Weekly Reviews for Jan 5

January 8, 2011

After a long hiatus, we are back. Hopefully much more exciting news to come in the next few months but in the meantime here are your weekly reviews. This week the third issues of both Ozma of Oz and She-Hulks.

Ozma of Oz #3

Written by: Eric Shanower
Art: Skottie Young
Colors: Jean-Francois Beaulieu
Letters: Jeff Eckleberry
Cover Art: Young & Beaulieu
Production: Taylor Esposito
Editors: Sana Amant & Nathan Cosby
Editor in Chief: Joe Quesada
Publisher Dan Buckley
Executive Producer Alan Fine

The award winning pair of Eric Shanower and Skottie Young’s Oz adaptations continue in Ozma of Oz #3. In this issue the clockwork robot Tiktok defeats the wheelers, and Dorothy is imprisoned by a headswapping princess who wants Dorothy’s head for her own.

As per usual with this series the fidelity to the Baumian canon is spot on, but I think what makes this series really special is the way that it highlights some of the events from the book and really fleshes them out. For example there’s a part where Tiktok attempts Princess Langweirde’s soldiers from taking Dorothy to her tower here is how it reads in the books:

“To hear is to obey,” answered the big red colonel, and caught the child by her arm. But at that moment Tiktok raised his dinner-pail and pounded it so forcibly against the colonel’s head that the big officer sat down upon the floor with a sudden bump, looking both dazed and very much astonished.
“Help!” he shouted, and the ten lean soldiers sprang to assist their leader.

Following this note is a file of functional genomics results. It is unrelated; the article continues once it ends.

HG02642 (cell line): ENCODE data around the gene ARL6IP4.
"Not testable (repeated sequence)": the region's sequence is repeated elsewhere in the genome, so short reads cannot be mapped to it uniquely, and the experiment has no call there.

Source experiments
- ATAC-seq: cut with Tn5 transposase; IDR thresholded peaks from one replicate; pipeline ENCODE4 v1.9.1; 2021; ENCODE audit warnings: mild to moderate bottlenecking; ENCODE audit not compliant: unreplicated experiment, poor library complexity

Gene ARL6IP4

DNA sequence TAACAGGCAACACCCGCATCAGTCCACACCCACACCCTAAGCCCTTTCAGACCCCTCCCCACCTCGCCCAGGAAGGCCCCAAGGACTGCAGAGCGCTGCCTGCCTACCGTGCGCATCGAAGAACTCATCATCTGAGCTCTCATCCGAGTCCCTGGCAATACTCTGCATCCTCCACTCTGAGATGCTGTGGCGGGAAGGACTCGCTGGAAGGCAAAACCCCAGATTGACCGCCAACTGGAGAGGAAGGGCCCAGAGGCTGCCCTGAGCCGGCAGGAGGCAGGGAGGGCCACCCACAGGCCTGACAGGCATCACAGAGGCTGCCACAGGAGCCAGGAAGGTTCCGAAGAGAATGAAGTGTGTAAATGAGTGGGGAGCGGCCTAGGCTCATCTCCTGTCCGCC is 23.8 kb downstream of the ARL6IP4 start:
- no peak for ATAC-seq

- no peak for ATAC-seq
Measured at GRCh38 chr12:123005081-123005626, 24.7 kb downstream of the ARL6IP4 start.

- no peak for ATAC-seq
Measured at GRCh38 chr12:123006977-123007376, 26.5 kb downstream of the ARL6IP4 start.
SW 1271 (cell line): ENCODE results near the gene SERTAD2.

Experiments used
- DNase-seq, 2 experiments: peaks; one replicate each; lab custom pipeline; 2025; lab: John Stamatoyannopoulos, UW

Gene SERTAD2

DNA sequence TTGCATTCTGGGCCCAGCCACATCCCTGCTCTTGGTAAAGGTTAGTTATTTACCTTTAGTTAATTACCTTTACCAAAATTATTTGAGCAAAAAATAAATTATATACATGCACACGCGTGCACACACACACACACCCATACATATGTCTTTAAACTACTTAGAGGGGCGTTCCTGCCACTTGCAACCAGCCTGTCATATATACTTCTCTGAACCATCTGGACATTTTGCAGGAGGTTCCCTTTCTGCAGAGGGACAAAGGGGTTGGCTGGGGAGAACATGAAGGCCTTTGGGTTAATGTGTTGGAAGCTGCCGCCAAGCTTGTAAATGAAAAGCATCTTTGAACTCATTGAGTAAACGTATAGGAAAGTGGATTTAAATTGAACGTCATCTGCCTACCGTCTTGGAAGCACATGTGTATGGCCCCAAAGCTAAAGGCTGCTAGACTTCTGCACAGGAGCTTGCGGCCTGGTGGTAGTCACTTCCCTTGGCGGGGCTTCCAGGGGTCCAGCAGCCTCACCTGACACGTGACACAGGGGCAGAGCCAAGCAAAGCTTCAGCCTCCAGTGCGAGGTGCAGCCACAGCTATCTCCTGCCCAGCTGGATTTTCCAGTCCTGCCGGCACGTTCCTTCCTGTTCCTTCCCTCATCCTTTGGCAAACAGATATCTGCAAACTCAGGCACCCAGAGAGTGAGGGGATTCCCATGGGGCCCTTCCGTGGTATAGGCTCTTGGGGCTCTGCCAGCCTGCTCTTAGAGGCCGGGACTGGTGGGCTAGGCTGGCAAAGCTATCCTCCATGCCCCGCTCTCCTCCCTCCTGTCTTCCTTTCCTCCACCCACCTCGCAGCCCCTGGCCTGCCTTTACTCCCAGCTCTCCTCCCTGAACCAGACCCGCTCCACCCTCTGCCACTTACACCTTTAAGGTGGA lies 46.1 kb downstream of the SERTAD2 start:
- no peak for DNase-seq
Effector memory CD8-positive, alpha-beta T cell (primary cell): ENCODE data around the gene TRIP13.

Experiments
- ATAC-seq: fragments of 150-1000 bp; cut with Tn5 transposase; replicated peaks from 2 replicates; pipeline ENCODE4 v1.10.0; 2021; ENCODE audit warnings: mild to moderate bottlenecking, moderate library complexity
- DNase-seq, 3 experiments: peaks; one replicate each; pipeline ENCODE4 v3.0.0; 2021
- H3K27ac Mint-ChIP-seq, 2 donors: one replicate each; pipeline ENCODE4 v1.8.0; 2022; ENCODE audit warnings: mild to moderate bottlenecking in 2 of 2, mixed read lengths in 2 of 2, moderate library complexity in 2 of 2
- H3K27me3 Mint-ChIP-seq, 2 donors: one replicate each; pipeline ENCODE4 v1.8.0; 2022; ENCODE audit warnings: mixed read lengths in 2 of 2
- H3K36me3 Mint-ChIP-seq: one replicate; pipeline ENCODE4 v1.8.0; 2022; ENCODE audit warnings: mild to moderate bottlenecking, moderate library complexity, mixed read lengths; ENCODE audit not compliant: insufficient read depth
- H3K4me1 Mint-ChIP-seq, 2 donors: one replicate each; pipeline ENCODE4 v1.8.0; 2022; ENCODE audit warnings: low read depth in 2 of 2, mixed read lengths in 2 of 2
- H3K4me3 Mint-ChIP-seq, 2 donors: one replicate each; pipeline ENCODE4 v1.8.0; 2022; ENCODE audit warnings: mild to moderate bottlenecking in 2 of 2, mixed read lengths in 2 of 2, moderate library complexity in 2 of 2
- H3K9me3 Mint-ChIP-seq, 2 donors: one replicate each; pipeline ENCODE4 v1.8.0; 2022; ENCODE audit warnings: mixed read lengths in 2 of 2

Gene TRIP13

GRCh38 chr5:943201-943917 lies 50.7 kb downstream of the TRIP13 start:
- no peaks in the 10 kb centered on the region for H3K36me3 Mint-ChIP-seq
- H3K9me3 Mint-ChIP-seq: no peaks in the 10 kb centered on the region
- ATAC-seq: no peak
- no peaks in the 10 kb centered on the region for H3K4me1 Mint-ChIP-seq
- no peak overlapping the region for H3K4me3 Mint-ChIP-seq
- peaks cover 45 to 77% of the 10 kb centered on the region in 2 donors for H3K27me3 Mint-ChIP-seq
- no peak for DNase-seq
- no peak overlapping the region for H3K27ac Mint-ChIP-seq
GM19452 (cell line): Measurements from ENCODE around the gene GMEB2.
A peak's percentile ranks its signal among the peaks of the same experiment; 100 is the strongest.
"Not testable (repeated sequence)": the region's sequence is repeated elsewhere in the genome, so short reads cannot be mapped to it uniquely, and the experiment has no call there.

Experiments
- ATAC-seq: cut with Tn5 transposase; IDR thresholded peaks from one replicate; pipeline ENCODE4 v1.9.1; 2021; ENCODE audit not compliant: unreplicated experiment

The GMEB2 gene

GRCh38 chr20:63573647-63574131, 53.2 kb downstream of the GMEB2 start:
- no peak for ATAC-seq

There was great excitement for the next few moments, and Tiktok had knocked down seven of the army, who were sprawling in every direction upon the carpet, when suddenly the machine paused, with the dinner-pail raised for another blow, and remained perfectly motionless.

Now as fight scenes go this is exceedingly short, which is very much Baum’s style he didn’t go into too much description, just basically laid out the events and left it at that. It might be because of this that I didn’t even really remember there was a fight here despite the fact that I read the book several times in the past and am usually very good at remembering details from anything I read. When you translate this sequence into a comic, even devoting 5 panels to a handful of sentences really helps bring them to life… and yes in the final panel of the sequence there are exactly seven soldiers sprawling on the carpet. Young’s excellent artwork comes into play here as it does in the rest of the book, my favourite panel is one where we see the Princess playing her mandolin in a room completely filled with mirrors (on the floor and ceiling too), it’s such a fun looking panel, when she’s in her hall of heads that’s great too.

That same sequence gives us an example of how Shanower adapts the text, while he does use a great deal of narration lifted more or less directly from the book he know when to let the panels do the narration for us, and when to tweak narration into dialogue or vice versa so:

“Help!” he shouted, and the ten lean soldiers sprang to assist their leader.


“Help! Assist your leader”